Anyway, I am pretty sure that we know it’s not the series of unfortunate events which you should be expected to pick yourself back up from and hurl yourself forwards from each time which is why none of us would dream of thinking what you are afraid we are thinking. I don’t know how other people feel about it, although I wonder if your colleagues might be more open to the idea that you need long term compassion and support than you expect simply because they don;t know the precise nature of what is going on ( I expect they are, however, being nosy. Plus a little selfish in that if they don’t know specifically what is wrong they can ignore it when it suits them). I think you mother has got the series version in her head though. Possibly because you are so good about cushioning others by doing the bounce back thing, especially with your family, which I _completely_ understand for all sorts of reasons. If I am allowed to be extremely frank, I wouldn’t want to be showing your family any kind of weakness under any circumstances ever if I were one of them and I am not, I have to say also, defending you mother on this one.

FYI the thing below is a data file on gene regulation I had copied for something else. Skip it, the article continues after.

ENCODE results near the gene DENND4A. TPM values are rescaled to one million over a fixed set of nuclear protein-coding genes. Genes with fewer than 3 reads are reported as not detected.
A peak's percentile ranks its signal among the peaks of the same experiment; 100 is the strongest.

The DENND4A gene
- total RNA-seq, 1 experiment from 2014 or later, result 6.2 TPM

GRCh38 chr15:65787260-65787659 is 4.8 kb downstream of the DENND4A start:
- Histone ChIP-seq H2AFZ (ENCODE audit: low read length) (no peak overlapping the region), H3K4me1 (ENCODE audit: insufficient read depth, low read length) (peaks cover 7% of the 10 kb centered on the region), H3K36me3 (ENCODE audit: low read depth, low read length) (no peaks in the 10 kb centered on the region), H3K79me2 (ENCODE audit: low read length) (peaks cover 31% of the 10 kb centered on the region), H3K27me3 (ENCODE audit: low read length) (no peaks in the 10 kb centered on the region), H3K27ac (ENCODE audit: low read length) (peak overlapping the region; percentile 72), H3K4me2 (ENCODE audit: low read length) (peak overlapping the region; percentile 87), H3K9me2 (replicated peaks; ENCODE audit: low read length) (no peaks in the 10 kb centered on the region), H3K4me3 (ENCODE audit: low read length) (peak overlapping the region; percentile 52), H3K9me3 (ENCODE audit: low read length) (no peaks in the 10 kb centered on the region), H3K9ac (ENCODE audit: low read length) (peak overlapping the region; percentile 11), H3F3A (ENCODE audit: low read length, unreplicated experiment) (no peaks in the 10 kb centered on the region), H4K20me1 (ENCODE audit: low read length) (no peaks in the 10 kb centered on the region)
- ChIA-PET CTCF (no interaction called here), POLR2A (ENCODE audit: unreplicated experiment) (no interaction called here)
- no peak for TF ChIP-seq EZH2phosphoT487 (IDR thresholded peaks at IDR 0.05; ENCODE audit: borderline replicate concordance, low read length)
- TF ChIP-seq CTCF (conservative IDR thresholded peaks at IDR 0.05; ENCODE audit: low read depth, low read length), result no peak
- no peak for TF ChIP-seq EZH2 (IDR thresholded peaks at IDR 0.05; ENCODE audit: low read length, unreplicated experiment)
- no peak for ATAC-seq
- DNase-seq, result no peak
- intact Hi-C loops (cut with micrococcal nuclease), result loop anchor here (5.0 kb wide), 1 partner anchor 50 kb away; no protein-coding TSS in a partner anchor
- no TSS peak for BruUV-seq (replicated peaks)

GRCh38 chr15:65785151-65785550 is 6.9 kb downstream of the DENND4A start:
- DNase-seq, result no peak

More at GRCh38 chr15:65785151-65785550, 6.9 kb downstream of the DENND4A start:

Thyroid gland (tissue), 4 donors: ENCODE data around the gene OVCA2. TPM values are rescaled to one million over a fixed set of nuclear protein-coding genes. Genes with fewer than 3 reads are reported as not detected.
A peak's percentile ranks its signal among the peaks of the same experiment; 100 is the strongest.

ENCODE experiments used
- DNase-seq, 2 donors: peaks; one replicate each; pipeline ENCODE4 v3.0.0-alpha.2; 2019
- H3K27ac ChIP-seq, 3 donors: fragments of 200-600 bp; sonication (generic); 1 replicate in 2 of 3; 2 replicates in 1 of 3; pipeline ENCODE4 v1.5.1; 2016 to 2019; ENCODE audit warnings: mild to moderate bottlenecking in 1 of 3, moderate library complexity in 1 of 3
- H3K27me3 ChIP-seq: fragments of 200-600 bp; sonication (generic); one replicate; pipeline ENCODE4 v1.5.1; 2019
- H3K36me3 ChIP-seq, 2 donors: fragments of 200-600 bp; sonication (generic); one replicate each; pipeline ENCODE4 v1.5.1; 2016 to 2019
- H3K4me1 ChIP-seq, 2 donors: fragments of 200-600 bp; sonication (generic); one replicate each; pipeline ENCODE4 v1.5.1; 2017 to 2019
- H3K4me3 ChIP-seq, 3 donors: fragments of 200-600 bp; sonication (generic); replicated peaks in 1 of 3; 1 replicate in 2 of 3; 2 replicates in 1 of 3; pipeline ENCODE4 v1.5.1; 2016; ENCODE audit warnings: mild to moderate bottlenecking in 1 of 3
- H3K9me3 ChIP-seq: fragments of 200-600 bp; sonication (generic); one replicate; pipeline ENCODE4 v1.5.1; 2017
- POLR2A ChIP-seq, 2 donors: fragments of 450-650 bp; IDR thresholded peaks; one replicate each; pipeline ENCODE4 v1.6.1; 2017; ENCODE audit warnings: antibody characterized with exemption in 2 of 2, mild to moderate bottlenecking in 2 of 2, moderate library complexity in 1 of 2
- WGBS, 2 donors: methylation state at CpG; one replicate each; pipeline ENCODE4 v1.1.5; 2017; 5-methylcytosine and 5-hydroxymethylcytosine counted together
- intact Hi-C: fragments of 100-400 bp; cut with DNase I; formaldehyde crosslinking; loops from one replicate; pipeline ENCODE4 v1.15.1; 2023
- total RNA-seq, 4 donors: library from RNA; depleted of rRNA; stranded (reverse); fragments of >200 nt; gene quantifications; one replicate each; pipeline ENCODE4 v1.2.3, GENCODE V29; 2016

That’s gone on a bit. I suspect I have simply repeated your points there too.

    Except the bit about us getting fed up. I said that, right? Not fed up. Well, not with you. With the universe maybe.

  • thalia

    One thing that helped me when i was grieving was a piece of advice from Kath of blessed memory – to give yourself an hour a day to just feel as awful as you need to/can do, and then at the end of the hour you come back to the real world and get on with doing the dishes or whatever you need to do. That allows you to really wallow because you know you are going to pull yourself back so it’s not dangerous to get really really sad. But more therapeutic than constantly pullng yourself back because you’re scared of how bad it can be.

    Sorry it’s like this.

  • wombattwo

    Not bored. Not bored at all. Bored of the universe being such a sh*t, perhaps, but not bored of you.
    As for the nosies – do show them pictures, it might shut them up. I’ll even hunt out some really gruesome ones if you want…
    Have sent you an email, or at least I think I have, if I managed to get your email address right. If not, well I blame the wine.

  • katie

    Not bored either. All types of depression seem to respond to the same types of treatment, you know – cause is really irrelevant. CBT and medication both seem to work pretty well (alone or combined).